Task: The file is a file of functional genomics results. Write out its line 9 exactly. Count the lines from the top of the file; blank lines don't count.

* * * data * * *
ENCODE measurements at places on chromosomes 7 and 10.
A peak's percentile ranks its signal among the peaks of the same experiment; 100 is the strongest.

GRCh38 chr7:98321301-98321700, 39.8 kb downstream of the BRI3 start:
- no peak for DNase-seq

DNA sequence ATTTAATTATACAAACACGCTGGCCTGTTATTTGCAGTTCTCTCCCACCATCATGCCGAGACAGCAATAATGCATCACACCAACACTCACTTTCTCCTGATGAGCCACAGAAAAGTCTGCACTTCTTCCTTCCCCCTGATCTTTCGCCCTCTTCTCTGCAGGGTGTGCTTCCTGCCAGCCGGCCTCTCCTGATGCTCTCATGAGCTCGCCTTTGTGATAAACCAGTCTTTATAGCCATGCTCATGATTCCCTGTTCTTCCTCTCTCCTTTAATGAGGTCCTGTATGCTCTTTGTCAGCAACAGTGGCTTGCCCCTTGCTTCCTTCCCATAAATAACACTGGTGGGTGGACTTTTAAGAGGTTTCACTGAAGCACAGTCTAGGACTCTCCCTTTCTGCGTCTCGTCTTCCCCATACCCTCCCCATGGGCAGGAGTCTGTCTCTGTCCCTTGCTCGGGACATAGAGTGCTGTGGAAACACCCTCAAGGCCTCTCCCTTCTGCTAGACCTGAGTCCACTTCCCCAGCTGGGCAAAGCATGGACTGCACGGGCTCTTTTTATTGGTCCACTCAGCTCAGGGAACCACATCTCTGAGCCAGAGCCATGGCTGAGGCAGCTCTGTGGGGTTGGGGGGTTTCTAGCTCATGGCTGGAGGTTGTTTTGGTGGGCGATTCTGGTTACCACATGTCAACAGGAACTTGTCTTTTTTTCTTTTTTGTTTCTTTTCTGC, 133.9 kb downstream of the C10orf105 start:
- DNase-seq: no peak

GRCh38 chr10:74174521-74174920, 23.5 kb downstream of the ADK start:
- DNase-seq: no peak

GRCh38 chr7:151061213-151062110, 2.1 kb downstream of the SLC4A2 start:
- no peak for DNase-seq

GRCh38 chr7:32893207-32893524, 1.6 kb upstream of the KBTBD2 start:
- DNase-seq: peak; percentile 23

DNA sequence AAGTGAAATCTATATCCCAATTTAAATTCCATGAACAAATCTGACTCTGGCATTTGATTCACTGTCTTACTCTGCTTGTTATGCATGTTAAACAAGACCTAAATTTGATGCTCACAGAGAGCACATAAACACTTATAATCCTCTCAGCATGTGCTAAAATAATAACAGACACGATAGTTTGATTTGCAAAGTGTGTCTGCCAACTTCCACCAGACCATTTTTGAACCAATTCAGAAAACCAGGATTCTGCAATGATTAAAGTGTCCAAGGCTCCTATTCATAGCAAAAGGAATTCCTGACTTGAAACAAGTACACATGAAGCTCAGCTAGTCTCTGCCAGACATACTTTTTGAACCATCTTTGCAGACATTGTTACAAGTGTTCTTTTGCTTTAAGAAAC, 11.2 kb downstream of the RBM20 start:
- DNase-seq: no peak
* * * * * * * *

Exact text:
GRCh38 chr7:151061213-151062110, 2.1 kb downstream of the SLC4A2 start: